Forte's Cynthesizer automatically creates an RTL datapath, Finite State Machine (FSM), and control logic to implement the given algorithm. Information from the target technology library is used to ensure predictable timing closure. RTL can be generated in SystemC for simulation or in Verilog optimized for efficient logic synthesis.


High-level directives, such as latency, pipelining, and loop unrolling, are entered in a separate file so that implementations with differing characteristics may be generated without changing the source code of the original algorithm. This capability combines with the automation in the Behavioral Design Workbench to make it easy to create 5, 10, or more fully verified RTL implementations using different micro-architectures to achieve different latency and area characteristics. Cynthesizer also integrates with downstream logic synthesis tools. It produces RTL with a consistent style that is optimized for efficient logic synthesis


By designing at the highest possible level of abstraction throughout the design process, problems with the algorithm or implementation can be found much earlier. For example, it is much easier to isolate, debug, and fix a protocol error at the algorithmic level than it is at the register-transfer level.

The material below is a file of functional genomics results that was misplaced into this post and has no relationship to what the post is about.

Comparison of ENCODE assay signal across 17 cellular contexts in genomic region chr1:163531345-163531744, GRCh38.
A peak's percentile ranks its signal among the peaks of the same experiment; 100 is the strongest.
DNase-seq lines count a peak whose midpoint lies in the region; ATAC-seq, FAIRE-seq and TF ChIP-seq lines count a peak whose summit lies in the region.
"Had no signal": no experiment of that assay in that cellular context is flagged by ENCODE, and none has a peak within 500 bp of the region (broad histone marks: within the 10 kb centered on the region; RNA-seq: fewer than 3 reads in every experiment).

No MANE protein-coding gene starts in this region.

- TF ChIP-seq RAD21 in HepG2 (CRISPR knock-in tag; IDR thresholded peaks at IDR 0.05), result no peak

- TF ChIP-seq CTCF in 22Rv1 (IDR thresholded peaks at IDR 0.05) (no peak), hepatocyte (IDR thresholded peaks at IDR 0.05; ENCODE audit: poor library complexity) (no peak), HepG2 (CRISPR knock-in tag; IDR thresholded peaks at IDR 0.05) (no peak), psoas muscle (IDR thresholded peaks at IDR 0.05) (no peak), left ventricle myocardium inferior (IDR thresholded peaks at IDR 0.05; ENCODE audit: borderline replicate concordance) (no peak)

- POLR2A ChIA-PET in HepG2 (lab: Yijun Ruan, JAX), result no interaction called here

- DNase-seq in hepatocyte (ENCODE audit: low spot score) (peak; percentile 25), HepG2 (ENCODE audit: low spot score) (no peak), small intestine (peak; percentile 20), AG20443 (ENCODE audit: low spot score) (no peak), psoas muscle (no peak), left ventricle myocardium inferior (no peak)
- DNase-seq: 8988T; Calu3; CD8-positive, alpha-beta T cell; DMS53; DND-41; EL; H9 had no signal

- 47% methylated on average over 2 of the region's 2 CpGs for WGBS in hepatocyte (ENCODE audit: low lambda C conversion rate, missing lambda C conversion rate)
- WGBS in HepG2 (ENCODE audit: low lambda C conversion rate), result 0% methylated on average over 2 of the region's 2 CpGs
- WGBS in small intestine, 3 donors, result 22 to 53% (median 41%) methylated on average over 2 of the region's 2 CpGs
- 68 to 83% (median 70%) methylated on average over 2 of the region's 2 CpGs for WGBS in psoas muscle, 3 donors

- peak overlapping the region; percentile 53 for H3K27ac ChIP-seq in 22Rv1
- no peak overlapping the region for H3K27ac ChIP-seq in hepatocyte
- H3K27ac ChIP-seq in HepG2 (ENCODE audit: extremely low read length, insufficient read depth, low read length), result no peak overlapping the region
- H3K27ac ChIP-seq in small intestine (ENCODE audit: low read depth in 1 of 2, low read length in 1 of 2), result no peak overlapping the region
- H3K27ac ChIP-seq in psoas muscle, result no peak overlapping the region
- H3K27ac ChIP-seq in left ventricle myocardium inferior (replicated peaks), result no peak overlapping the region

Stages of the behavioral synthesis process
Lexical processing parses the high-level language source code and transforms it into an internal representation


Algorithm optimization using techniques such as common subexpression elimination and constant folding


Control/Dataflow analysis yields a Control/Dataflow Graph (CDFG)


Library processing reads the available libraries and determines the functional, timing, and area characteristics of the available parts